The effect of age and gender on labor demand – evidence from a field experiment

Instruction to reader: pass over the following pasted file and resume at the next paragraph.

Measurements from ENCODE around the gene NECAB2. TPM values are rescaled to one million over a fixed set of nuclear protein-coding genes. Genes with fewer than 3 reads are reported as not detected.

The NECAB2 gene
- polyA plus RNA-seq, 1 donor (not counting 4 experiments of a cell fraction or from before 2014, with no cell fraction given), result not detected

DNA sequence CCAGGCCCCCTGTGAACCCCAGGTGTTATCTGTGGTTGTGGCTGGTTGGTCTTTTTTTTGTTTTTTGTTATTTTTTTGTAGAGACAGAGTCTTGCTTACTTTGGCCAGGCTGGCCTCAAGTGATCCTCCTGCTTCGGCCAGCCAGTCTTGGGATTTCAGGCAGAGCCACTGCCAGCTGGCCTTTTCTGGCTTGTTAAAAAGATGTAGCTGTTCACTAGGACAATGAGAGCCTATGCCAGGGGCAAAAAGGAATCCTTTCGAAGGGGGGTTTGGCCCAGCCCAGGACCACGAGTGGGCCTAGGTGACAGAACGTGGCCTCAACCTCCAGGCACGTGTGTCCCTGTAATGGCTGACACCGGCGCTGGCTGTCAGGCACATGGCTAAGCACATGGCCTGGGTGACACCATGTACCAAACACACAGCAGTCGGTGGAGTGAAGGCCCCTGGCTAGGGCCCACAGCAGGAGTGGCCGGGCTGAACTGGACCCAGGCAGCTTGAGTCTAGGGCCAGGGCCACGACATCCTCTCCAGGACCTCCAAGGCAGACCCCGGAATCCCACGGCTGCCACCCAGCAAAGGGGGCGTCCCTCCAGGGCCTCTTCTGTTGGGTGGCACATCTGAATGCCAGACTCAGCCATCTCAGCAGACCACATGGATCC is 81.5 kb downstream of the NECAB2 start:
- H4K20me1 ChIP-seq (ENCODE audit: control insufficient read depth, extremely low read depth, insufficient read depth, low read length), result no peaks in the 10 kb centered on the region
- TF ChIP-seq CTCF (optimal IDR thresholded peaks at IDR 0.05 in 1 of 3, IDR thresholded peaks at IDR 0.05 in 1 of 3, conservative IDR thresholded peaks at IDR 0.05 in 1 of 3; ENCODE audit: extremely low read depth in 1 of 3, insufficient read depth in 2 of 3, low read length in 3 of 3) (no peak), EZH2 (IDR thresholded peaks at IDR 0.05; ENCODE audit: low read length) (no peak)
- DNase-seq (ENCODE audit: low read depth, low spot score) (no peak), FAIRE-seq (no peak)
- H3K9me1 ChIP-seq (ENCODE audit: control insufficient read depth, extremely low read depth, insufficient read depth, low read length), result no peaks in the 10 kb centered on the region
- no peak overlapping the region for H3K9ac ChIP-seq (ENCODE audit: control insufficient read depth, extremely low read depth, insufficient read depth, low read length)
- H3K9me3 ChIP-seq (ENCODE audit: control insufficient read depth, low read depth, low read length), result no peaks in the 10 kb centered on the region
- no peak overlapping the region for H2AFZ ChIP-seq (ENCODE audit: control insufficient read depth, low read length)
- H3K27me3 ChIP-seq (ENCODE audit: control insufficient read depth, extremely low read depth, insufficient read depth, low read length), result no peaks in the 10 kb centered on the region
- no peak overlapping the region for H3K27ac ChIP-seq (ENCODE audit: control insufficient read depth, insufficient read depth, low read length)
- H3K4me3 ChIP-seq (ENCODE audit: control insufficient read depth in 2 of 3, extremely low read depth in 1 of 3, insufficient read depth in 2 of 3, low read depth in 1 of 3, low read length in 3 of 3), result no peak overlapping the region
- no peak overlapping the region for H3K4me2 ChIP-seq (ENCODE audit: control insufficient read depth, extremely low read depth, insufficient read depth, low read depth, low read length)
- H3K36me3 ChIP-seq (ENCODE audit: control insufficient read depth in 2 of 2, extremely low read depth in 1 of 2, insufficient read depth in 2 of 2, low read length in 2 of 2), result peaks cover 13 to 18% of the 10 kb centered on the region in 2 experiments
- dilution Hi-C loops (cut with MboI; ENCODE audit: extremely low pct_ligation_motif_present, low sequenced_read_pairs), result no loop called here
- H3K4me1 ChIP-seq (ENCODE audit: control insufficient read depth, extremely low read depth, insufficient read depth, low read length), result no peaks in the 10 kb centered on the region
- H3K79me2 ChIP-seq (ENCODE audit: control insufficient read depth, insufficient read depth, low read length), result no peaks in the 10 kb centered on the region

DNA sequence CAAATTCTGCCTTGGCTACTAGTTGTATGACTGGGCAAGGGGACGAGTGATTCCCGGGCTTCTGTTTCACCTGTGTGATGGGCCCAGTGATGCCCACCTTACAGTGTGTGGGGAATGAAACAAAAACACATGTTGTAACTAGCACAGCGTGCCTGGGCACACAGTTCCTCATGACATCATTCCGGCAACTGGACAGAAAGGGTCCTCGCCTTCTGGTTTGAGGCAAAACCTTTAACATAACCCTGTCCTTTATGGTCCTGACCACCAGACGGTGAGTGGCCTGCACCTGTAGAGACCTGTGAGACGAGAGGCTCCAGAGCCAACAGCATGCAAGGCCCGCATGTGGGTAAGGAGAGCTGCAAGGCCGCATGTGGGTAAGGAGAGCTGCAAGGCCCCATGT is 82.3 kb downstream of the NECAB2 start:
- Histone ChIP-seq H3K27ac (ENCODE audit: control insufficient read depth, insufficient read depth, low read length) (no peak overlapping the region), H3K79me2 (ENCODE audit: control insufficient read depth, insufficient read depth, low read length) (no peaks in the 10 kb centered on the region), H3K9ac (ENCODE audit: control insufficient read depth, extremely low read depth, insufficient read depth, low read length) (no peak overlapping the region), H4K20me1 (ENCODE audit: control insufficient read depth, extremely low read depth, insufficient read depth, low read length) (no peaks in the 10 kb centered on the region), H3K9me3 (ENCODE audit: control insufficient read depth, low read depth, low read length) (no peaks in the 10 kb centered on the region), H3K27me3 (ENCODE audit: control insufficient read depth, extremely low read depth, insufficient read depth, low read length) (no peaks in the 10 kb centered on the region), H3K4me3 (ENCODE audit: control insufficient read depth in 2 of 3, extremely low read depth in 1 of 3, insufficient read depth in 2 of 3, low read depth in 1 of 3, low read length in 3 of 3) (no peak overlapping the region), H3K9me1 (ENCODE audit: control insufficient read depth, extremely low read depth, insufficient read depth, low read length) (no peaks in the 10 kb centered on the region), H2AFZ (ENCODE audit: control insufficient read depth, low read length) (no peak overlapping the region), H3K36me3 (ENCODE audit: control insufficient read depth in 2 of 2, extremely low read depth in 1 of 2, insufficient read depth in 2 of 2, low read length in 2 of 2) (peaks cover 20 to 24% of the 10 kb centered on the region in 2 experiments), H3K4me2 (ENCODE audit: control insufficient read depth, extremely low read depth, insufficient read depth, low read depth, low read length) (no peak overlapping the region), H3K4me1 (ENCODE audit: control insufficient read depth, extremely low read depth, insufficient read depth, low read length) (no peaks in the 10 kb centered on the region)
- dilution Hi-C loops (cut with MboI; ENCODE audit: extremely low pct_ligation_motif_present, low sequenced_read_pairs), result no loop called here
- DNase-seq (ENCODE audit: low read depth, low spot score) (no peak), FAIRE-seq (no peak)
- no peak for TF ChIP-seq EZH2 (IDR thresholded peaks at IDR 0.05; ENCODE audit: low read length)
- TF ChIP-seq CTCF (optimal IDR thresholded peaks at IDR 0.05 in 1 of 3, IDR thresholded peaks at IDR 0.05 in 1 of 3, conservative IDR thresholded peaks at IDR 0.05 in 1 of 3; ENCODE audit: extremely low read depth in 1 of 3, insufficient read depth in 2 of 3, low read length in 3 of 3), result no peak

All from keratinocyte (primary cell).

In most countries, there are systematic age and gender differences in labor market outcomes. Older workers and women often have lower employment rates, and the duration of unemployment increases with age. These patterns may reflect age and gender differences in either labor demand (i.e. discrimination) or labor supply. In this study, we investigate the importance of demand effects by analyzing whether employers use information about a job applicant’s age and gender in their hiring decisions. To do this, we conducted a field experiment, where over 6,000 fictitious resumes with randomly assigned information about age (in the interval 35-70) and gender were sent to employers with a vacancy and the employers’ responses (callbacks) were recorded. We find that the callback rate starts to fall substantially early in the age interval we consider. This decline is steeper for women than for men. These results indicate that age discrimination is a widespread phenomenon affecting workers already in their early 40s in many occupations. Ageism and occupational skill loss due to aging are unlikely explanations of these effects. Instead, our employer survey suggests that employer stereotypes about three worker characteristics – ability to learn new tasks, flexibility/adaptability, and ambition – are important. We find no evidence of gender discrimination against women on average, but the gender effect is heterogeneous across occupations and firms. Women have a higher callback rate in female-dominated occupations and firms, and when the recruiter is a woman. These results suggest that an in-group bias affects hiring patterns, which may reinforce the existing gender segregation in the labor market.